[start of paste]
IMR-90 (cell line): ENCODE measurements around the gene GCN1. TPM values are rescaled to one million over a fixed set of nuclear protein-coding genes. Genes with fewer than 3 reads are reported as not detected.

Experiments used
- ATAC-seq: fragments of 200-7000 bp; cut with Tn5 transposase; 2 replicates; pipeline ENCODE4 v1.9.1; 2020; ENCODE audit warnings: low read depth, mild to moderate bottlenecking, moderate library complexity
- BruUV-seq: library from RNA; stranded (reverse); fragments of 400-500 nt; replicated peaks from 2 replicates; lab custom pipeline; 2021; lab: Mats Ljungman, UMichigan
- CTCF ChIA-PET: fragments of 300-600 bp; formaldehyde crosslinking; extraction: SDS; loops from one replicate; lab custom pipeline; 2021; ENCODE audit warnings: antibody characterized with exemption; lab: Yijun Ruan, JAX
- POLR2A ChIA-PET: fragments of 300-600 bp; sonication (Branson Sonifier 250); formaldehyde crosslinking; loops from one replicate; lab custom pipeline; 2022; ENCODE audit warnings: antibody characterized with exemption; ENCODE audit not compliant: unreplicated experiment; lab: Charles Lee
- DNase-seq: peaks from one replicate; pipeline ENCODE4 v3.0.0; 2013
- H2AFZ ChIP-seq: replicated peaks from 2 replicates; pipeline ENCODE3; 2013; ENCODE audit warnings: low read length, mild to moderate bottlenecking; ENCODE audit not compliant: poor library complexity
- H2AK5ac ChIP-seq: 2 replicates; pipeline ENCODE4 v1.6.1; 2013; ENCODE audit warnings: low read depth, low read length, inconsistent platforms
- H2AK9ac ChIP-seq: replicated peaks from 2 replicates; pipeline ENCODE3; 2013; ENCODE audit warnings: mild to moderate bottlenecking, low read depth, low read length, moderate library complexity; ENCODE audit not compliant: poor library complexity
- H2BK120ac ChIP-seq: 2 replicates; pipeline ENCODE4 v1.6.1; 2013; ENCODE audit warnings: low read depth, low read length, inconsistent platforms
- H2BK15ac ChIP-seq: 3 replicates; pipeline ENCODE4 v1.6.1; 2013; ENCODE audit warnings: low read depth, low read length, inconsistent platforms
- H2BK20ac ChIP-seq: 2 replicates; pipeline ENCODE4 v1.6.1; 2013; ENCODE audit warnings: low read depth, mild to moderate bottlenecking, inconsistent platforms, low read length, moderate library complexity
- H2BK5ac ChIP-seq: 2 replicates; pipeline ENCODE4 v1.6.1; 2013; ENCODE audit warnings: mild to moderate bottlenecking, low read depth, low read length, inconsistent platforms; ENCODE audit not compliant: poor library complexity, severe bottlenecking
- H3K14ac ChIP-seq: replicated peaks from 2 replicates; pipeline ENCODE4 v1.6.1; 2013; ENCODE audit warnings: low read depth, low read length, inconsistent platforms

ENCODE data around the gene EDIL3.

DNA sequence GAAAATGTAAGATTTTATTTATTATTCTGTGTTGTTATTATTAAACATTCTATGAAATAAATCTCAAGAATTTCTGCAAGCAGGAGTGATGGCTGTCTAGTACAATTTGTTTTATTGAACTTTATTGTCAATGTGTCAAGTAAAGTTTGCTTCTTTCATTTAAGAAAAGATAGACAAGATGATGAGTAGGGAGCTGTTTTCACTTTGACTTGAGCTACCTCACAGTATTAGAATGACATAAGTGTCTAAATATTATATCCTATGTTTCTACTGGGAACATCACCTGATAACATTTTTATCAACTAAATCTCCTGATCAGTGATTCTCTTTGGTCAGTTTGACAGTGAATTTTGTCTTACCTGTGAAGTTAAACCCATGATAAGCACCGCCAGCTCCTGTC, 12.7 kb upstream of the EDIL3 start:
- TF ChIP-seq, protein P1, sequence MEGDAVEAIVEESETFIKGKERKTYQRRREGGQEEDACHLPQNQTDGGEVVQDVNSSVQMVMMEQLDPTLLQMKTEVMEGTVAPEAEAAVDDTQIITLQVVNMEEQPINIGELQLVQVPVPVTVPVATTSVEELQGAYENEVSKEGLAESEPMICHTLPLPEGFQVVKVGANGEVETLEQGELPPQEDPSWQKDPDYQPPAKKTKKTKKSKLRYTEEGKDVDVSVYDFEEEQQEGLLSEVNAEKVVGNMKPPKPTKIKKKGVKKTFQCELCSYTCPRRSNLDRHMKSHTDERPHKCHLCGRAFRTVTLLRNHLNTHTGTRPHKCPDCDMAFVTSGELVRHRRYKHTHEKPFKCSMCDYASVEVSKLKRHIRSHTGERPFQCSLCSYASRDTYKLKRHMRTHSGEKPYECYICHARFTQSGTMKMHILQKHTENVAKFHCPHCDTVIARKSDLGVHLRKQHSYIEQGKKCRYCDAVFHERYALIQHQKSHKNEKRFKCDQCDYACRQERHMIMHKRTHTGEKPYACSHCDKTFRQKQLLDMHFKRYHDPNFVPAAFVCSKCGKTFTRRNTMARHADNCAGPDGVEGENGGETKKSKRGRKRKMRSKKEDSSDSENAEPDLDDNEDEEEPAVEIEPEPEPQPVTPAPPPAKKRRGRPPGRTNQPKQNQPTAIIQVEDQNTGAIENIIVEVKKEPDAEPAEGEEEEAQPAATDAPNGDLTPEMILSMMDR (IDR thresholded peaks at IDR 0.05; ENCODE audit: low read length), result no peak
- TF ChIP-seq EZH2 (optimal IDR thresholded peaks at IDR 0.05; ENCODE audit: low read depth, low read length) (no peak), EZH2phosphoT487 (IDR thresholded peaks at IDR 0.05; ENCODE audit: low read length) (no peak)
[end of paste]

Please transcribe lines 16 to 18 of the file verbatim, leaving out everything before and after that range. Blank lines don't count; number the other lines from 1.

ENCODE data around the gene EDIL3.

DNA sequence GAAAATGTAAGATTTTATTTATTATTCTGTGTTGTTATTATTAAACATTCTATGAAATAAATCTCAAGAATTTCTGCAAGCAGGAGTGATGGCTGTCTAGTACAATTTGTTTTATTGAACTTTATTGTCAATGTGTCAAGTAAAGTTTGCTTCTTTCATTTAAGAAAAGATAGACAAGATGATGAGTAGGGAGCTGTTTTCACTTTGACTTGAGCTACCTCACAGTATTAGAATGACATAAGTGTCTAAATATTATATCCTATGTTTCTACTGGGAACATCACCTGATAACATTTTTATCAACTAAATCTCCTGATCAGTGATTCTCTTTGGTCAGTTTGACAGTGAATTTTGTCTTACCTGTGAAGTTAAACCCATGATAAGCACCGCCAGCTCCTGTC, 12.7 kb upstream of the EDIL3 start:
- TF ChIP-seq, protein P1, sequence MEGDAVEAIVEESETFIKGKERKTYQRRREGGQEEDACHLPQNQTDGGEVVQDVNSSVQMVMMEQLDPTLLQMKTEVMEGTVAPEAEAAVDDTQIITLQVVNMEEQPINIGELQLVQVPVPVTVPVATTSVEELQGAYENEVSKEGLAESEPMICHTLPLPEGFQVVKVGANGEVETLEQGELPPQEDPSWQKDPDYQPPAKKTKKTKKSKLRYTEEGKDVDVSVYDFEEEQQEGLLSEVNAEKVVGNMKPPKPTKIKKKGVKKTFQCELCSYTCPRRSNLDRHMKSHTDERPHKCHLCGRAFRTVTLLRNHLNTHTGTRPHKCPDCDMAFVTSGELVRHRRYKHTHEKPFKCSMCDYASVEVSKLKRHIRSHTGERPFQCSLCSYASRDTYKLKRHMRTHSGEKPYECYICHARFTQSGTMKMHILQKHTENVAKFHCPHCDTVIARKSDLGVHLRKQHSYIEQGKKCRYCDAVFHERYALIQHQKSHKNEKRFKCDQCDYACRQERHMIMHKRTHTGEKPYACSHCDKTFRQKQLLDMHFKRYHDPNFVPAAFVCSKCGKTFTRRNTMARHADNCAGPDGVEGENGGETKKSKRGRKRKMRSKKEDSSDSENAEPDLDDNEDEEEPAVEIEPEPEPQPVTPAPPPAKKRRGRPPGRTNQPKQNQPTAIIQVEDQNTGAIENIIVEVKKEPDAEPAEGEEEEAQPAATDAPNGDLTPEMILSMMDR (IDR thresholded peaks at IDR 0.05; ENCODE audit: low read length), result no peak